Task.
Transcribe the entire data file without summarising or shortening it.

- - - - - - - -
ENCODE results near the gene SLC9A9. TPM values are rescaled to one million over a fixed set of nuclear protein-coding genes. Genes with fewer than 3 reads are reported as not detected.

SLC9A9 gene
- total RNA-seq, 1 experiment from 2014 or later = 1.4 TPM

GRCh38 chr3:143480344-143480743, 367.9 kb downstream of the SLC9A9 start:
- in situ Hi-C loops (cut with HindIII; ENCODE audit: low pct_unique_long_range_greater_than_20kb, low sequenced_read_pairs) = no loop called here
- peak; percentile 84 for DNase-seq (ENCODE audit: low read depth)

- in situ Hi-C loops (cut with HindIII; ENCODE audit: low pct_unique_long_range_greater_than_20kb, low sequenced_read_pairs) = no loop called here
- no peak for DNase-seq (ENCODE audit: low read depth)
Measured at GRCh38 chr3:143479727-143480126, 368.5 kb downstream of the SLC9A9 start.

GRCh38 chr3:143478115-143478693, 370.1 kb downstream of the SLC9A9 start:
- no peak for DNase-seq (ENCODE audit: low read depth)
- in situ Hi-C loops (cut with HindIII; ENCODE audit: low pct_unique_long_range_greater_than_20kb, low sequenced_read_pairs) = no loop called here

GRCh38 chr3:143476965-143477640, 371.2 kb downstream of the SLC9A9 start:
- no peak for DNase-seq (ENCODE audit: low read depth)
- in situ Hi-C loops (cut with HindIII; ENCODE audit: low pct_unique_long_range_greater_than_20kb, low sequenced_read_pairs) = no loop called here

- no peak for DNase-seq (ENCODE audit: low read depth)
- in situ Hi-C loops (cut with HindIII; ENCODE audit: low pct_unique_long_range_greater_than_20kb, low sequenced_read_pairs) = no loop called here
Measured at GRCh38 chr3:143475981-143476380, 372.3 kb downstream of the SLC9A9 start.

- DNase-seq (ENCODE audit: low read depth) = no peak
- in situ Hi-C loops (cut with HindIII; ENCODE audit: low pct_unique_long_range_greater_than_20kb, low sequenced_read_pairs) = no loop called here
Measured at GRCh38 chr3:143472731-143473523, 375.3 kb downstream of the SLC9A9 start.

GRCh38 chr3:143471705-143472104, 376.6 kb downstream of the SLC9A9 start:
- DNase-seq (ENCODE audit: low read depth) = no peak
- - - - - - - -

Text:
ENCODE results near the gene SLC9A9. TPM values are rescaled to one million over a fixed set of nuclear protein-coding genes. Genes with fewer than 3 reads are reported as not detected.

SLC9A9 gene
- total RNA-seq, 1 experiment from 2014 or later = 1.4 TPM

GRCh38 chr3:143480344-143480743, 367.9 kb downstream of the SLC9A9 start:
- in situ Hi-C loops (cut with HindIII; ENCODE audit: low pct_unique_long_range_greater_than_20kb, low sequenced_read_pairs) = no loop called here
- peak; percentile 84 for DNase-seq (ENCODE audit: low read depth)

- in situ Hi-C loops (cut with HindIII; ENCODE audit: low pct_unique_long_range_greater_than_20kb, low sequenced_read_pairs) = no loop called here
- no peak for DNase-seq (ENCODE audit: low read depth)
Measured at GRCh38 chr3:143479727-143480126, 368.5 kb downstream of the SLC9A9 start.

GRCh38 chr3:143478115-143478693, 370.1 kb downstream of the SLC9A9 start:
- no peak for DNase-seq (ENCODE audit: low read depth)
- in situ Hi-C loops (cut with HindIII; ENCODE audit: low pct_unique_long_range_greater_than_20kb, low sequenced_read_pairs) = no loop called here

GRCh38 chr3:143476965-143477640, 371.2 kb downstream of the SLC9A9 start:
- no peak for DNase-seq (ENCODE audit: low read depth)
- in situ Hi-C loops (cut with HindIII; ENCODE audit: low pct_unique_long_range_greater_than_20kb, low sequenced_read_pairs) = no loop called here

- no peak for DNase-seq (ENCODE audit: low read depth)
- in situ Hi-C loops (cut with HindIII; ENCODE audit: low pct_unique_long_range_greater_than_20kb, low sequenced_read_pairs) = no loop called here
Measured at GRCh38 chr3:143475981-143476380, 372.3 kb downstream of the SLC9A9 start.

- DNase-seq (ENCODE audit: low read depth) = no peak
- in situ Hi-C loops (cut with HindIII; ENCODE audit: low pct_unique_long_range_greater_than_20kb, low sequenced_read_pairs) = no loop called here
Measured at GRCh38 chr3:143472731-143473523, 375.3 kb downstream of the SLC9A9 start.

GRCh38 chr3:143471705-143472104, 376.6 kb downstream of the SLC9A9 start:
- DNase-seq (ENCODE audit: low read depth) = no peak